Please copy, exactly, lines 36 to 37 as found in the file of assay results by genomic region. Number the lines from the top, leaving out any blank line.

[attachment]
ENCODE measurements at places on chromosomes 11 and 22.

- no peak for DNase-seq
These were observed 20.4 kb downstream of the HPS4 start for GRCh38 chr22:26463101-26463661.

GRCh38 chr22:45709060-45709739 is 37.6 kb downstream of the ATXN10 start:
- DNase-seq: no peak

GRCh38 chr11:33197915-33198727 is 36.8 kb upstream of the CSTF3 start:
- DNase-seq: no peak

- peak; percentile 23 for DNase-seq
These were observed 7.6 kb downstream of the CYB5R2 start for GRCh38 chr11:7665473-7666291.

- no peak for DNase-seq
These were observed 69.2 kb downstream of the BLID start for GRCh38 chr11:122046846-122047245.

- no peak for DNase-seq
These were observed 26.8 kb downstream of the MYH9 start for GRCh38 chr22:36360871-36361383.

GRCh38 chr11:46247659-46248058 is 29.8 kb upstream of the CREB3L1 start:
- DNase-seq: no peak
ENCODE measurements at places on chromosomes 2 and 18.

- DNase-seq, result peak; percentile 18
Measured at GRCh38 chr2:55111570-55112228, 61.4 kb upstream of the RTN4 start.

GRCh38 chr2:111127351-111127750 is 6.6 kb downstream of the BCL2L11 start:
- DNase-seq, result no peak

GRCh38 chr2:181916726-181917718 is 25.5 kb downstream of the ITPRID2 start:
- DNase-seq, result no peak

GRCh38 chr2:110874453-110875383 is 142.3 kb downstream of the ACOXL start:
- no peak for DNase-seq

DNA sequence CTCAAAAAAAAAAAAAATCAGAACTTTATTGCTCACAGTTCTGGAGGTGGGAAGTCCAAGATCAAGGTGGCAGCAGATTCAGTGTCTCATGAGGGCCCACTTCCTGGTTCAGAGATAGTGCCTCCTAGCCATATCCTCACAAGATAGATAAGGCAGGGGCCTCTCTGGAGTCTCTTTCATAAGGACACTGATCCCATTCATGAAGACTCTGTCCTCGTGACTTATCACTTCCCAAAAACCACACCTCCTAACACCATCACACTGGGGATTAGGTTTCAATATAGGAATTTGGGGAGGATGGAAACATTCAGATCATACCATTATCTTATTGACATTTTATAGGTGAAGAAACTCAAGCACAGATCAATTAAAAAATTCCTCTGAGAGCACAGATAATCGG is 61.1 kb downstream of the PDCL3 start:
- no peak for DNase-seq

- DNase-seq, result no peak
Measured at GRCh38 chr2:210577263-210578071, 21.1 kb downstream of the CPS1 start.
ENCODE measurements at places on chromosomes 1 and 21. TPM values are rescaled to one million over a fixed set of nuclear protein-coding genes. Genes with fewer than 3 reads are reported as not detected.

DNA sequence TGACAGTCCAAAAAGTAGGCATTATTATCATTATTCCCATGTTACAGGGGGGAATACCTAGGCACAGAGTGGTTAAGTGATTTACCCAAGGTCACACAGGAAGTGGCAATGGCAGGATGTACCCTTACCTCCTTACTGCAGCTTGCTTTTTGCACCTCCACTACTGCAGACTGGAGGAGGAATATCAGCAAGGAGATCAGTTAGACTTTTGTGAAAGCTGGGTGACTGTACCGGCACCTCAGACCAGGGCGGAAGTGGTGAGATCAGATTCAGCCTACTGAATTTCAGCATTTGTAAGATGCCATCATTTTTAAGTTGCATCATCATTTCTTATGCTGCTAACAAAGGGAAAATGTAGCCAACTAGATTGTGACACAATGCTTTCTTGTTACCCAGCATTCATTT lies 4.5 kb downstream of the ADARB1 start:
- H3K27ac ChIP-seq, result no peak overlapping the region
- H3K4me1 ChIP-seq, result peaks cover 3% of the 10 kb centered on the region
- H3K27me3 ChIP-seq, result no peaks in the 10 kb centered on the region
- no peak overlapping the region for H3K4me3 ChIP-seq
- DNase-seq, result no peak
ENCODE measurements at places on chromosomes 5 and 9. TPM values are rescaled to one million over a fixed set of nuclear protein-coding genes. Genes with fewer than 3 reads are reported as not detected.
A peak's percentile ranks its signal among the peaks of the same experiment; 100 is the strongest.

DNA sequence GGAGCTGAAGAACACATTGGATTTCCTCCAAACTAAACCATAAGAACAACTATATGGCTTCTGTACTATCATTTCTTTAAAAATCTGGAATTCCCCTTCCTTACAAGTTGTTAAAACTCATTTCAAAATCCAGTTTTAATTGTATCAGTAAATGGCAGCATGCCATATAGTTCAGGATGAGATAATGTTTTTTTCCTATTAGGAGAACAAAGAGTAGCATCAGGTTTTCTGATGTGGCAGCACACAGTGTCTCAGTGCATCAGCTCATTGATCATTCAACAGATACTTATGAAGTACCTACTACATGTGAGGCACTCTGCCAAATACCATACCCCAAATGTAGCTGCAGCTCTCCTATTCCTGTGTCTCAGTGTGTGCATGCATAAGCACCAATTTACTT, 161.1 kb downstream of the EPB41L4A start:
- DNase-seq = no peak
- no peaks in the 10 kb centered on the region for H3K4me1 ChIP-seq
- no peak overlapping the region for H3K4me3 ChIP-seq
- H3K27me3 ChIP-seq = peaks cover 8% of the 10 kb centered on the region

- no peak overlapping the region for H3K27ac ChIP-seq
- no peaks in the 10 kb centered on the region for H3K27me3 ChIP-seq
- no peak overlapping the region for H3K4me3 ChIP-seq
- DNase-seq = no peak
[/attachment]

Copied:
ENCODE measurements at places on chromosomes 5 and 9. TPM values are rescaled to one million over a fixed set of nuclear protein-coding genes. Genes with fewer than 3 reads are reported as not detected.
A peak's percentile ranks its signal among the peaks of the same experiment; 100 is the strongest.